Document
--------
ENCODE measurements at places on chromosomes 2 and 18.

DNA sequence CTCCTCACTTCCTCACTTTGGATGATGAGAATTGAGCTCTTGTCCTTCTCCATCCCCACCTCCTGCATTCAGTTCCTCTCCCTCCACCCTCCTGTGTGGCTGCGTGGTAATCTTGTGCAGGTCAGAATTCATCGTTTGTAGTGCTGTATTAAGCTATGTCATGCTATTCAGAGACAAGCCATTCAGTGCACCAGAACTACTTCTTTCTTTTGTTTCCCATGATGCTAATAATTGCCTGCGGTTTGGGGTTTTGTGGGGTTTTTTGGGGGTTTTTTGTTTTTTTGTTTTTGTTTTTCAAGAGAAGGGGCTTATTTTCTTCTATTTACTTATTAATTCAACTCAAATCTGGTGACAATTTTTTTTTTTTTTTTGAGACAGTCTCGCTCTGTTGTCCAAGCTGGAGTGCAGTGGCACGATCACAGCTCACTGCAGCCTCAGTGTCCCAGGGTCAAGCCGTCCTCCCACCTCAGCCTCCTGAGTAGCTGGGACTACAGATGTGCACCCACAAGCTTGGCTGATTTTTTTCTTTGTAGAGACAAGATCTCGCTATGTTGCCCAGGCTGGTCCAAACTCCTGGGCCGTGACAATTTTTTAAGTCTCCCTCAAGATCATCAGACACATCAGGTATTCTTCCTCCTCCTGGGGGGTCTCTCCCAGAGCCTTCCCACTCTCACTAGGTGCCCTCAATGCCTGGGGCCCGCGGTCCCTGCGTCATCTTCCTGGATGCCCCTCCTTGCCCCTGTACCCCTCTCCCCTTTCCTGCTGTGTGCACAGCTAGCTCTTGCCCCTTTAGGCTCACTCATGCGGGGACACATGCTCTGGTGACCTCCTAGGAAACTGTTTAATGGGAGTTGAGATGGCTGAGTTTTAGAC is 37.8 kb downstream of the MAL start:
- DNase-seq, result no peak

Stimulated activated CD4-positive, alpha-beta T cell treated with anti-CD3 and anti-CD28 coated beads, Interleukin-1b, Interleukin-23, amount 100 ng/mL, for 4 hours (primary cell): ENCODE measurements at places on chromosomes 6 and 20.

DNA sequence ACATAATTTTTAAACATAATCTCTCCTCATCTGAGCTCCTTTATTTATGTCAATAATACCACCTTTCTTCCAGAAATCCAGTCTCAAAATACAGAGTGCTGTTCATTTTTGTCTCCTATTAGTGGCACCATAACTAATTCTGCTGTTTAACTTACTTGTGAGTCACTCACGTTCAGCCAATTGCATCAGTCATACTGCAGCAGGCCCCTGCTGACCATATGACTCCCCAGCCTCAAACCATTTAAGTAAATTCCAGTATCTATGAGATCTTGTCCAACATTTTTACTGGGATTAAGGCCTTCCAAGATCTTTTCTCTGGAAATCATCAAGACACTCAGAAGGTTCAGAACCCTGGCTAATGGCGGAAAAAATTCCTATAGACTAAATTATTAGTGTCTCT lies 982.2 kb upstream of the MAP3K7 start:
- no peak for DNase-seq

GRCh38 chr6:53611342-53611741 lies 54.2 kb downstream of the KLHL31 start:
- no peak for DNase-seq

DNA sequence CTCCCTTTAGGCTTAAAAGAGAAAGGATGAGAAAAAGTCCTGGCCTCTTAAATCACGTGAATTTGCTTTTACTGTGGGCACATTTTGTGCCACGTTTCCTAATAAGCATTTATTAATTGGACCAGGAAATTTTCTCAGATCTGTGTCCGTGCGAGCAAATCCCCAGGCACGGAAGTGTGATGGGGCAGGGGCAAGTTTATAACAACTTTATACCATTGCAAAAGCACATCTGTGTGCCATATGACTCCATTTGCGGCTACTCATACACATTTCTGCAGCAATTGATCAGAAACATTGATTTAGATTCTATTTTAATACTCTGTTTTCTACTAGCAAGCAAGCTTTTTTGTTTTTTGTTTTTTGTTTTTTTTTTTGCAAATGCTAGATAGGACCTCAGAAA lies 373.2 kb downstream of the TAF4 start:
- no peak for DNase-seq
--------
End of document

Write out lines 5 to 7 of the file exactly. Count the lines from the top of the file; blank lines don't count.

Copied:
DNA sequence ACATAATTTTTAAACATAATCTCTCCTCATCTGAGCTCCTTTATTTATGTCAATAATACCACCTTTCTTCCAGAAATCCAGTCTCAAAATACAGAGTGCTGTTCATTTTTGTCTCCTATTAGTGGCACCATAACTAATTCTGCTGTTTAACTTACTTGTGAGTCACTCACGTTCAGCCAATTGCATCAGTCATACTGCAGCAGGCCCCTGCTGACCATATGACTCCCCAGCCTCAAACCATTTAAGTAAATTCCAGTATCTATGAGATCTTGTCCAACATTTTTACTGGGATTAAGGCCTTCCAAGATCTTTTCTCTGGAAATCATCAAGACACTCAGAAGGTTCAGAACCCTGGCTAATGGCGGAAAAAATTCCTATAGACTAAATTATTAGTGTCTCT lies 982.2 kb upstream of the MAP3K7 start:
- no peak for DNase-seq

GRCh38 chr6:53611342-53611741 lies 54.2 kb downstream of the KLHL31 start: